Saturated fatty acid levels rise in the brain during the formation of new memories, researchers say. The highest levels of saturated fatty acids were found in the amygdala, an area of the brain associated with fear and emotional memories.
The apical intercalated cell cluster (apITC), a specialized portion of inhibitory circuitry in the amygdala, has rich connectivity and plays a unique role in modulating synaptic plasticity.
A new study sheds light on how highly sensitive people process information. After experiencing something emotionally evocative, brain activity displayed a depth of processing while at rest. Depth of processing is a key feature of high emotional sensitivity.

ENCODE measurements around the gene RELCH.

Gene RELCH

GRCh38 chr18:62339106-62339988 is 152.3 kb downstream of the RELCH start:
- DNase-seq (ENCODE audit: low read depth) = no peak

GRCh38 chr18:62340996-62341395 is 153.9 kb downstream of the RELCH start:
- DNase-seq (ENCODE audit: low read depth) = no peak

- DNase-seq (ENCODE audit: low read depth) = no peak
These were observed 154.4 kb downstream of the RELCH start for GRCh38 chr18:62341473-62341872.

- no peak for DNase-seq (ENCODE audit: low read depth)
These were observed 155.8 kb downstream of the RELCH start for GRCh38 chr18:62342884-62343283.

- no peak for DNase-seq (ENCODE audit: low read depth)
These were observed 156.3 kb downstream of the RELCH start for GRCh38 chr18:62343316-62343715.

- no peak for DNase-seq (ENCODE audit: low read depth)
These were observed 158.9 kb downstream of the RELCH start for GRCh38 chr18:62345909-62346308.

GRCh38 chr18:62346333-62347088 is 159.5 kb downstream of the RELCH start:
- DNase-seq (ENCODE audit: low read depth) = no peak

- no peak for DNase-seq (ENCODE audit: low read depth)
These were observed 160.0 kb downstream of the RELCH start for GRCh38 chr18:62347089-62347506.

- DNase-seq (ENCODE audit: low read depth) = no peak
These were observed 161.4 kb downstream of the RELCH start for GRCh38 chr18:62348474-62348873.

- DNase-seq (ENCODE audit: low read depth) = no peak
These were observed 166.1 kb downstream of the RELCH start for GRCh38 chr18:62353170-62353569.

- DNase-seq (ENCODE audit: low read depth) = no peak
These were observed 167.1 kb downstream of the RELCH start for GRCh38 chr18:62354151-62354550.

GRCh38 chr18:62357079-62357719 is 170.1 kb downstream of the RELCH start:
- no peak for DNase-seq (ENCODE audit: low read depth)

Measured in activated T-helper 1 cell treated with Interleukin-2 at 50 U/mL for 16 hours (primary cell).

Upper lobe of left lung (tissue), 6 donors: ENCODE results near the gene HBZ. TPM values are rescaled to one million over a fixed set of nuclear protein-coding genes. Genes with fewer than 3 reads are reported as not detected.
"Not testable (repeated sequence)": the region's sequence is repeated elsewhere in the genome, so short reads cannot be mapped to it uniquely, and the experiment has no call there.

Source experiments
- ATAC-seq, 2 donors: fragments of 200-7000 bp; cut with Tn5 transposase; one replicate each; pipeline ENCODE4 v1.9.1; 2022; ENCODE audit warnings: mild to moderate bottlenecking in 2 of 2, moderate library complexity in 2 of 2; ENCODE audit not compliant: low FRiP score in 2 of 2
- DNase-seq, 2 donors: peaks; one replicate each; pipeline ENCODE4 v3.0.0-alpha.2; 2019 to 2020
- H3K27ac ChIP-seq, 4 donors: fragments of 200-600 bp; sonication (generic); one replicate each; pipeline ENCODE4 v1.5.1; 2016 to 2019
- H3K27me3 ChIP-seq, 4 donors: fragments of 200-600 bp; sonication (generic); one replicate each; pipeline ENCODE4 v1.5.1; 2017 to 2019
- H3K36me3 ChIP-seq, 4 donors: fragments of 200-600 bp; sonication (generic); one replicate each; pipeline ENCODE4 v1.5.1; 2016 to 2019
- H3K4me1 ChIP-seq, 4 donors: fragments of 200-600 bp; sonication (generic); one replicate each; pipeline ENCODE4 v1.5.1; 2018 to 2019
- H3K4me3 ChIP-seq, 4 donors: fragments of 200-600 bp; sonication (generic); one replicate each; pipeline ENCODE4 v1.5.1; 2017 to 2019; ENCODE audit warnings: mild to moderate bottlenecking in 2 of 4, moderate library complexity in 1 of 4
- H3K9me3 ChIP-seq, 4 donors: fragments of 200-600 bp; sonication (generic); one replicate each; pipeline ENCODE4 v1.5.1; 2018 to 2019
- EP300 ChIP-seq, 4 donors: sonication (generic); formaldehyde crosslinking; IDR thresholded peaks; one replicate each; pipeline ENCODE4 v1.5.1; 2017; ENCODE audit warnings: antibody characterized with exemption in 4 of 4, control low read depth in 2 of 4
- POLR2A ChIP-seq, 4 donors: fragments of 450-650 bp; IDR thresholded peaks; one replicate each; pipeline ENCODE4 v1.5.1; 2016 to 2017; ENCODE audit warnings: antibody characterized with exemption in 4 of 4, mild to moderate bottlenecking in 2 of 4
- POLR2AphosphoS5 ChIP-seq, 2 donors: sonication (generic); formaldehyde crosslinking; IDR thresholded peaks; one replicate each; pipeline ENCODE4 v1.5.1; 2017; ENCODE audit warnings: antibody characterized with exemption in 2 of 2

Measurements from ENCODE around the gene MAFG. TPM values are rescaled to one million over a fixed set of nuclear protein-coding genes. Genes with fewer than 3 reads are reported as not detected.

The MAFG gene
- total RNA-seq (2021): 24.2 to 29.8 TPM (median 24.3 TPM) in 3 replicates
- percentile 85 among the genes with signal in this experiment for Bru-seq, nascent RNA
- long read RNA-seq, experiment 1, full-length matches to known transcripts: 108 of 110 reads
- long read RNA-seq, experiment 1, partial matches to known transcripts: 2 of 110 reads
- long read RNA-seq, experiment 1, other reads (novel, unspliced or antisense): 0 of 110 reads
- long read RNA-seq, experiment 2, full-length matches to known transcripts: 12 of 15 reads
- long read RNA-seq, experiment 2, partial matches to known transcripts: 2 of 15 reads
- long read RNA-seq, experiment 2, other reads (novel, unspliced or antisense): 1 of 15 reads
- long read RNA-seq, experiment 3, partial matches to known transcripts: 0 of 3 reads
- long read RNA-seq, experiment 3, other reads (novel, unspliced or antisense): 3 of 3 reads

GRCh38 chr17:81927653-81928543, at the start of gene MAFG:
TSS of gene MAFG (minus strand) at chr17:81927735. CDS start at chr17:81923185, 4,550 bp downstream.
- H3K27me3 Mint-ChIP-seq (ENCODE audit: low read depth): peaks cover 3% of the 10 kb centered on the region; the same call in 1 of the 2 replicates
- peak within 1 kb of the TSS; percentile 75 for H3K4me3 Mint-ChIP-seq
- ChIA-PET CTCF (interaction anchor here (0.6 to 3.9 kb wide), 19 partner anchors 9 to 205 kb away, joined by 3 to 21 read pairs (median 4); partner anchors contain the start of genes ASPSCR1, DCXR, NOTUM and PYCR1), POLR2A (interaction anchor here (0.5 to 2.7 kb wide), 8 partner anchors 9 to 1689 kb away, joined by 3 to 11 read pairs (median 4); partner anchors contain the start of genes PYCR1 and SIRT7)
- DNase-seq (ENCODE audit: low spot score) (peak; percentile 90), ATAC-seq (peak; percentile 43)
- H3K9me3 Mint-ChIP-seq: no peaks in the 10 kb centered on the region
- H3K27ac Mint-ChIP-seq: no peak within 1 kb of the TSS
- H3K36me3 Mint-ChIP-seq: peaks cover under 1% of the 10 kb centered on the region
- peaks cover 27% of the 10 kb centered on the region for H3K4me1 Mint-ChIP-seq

A new study reveals activity in the amygdala remains consistent when a person views neutral stimuli following viewing negative stimuli. The persistent activity increased negative mood and decreased positive feelings.
Following exposure to visual stimuli, the neurons activated by the stimuli remain more active during subsequent sleep. Sleep is vital for these neurons to connect an emotional or fearful memory to a sensory event.